LOOK THROUGH AN INVESTOR’S VANTAGE POINT
To be approved for funding it’s necessary to know what the investors really look for in a worthwhile business proposal.
Most start-ups scour their networks looking for the fund providers who would take a shot in their businesses. Armed with the best business proposals and hot tips from fellow start-ups, it is common for newbies to get rejected time and time again. It is more likely to be approved for funding when those who ask know what the investors really look for in a worthwhile business proposal. The following are the 7 top guidelines which investors generally use when considering providing funding to a start-up.
- Is the project fit for the investors’ profile?
Investors of any kind have what is commonly known as a risk appetite. They have their own funding price ranges wherein they are most comfortable investing in. Depending on the company’s or the individual’s personality, investors are more liable to invest in start-ups who are within their preferred price ranges. Taking to know your investors and the type of businesses they have funded prior would help in the chances of a better proposal.
- What is the timeline of returns and how much to expect?
Just because you have a charming business idea, it does not guarantee a sure funding from the investors. It is important for clear timelines of returns and the viability of exit strategies to be clearly presented and carefully thought-out. Investors also have their own appetites regarding the period of their returns. Some would want a shorter timeline of 3-5 years while others are comfortable up to 15 years, as long as the action plan is stable and reliable. Along with the length of time, investors also look into the amount of returns your business venture would generate for them. It is also best for all parties to be informed of all the critical numbers and values of profits and incomes.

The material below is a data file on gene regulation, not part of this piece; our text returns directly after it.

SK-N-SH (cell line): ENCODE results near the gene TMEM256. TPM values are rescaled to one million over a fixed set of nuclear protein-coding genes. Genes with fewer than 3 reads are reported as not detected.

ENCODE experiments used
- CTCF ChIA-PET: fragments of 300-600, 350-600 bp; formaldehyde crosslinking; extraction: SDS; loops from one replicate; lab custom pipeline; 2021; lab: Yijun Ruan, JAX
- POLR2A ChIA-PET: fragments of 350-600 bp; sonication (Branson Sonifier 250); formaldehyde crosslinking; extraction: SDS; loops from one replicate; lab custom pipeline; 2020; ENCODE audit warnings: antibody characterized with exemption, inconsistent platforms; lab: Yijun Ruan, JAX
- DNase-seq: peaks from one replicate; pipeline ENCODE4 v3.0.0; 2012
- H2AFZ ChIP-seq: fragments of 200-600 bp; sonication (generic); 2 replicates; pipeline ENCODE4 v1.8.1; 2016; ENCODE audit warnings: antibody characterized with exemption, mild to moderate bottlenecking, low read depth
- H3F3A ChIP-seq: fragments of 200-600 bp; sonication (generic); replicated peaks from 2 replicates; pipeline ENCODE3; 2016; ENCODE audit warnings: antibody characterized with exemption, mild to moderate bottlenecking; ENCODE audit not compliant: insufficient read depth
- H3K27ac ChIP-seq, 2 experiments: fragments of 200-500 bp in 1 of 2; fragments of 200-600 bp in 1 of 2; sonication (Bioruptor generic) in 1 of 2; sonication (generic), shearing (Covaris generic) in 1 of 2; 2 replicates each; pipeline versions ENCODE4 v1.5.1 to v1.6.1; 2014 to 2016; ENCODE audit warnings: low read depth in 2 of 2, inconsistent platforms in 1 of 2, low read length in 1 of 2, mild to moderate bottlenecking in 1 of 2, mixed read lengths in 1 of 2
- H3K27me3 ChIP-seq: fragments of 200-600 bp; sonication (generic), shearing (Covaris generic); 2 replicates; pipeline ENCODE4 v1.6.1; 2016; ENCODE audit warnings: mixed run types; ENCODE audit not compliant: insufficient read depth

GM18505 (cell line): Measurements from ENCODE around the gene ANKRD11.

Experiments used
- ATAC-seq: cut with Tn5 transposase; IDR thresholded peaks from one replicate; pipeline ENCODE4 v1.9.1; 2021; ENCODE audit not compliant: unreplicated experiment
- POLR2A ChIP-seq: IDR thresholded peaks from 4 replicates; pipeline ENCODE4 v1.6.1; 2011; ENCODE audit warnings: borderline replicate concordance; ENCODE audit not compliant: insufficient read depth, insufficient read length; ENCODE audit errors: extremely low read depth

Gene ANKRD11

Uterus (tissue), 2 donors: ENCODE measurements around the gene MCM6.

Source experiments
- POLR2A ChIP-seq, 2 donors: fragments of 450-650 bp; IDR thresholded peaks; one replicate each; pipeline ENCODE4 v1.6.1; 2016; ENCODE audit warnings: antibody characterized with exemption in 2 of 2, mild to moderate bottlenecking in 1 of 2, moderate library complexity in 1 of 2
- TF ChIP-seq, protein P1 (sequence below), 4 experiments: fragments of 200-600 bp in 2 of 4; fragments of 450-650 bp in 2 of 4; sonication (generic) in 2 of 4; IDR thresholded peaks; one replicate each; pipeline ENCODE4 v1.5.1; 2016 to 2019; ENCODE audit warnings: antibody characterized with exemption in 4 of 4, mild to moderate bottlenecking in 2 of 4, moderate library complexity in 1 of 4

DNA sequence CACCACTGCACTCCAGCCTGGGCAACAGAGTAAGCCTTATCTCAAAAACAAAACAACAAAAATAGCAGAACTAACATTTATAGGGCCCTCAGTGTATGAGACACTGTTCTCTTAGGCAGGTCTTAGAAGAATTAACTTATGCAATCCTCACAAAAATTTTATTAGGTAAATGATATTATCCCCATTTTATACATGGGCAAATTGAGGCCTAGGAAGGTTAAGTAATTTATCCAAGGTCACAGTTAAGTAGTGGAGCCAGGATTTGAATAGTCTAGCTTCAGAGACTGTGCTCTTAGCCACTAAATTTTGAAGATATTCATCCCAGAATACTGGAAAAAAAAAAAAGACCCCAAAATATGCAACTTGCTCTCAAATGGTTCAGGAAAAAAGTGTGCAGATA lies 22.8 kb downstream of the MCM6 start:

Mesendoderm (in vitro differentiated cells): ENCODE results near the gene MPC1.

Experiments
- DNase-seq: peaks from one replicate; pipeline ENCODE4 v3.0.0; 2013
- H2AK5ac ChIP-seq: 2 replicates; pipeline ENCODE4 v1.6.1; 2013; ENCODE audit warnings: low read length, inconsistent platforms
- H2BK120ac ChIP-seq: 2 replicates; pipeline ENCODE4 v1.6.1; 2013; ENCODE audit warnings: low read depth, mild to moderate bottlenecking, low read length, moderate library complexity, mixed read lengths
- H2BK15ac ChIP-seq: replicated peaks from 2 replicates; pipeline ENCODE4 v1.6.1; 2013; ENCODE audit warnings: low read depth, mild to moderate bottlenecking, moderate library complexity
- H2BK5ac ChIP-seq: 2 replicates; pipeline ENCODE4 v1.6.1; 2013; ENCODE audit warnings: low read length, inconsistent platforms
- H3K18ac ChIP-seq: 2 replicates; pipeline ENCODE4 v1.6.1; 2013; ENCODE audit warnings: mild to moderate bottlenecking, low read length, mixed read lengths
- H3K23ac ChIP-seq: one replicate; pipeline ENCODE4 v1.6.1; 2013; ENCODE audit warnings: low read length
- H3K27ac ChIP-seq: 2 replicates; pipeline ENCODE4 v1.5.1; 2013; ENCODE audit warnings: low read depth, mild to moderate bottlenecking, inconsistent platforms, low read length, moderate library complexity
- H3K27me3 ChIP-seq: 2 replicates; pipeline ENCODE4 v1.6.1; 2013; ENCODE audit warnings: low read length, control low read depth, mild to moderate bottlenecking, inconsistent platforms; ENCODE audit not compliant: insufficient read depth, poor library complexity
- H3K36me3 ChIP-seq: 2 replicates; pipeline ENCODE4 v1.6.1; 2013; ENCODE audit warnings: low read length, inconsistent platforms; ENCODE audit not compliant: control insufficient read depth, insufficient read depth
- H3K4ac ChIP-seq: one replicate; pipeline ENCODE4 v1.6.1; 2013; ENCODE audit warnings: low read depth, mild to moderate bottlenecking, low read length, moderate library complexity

- Does the product or service have a unique selling proposition?
Part of a stable and reliable action plan is the quality of the product or service that the start-up will offer the intended market cluster. Offering a selling proposition which is unique to the product or service creates a significant impact in the chances of successful funding. A company which only offers a product which is already in the market and provided by an established brand is a definite red flag for investors.
- Is the company viable for market expansion?
As early as starting, investors keep an eye on the company’s capability to expand to other markets from the initial target as per the business plan. The company’s ability to expand is a direct function of the CEO and the founding members’ ability to manage and uphold their own action plan to achieve their goals.
- Can the company generate enough revenue to run itself?
If the company must rely on multiple sources of income to keep it afloat, this will also mean that the product that it will offer is not a strong proponent for stability. The product is the centerpiece of the business proposal and it must be competent enough to generate the revenues to run the company.
There are more technical questions that investors can consider during the asking and approval process. The guidelines above involve the essentials of a promising business plan. Formulating your own proposals will greatly help your chances of being approved for funding.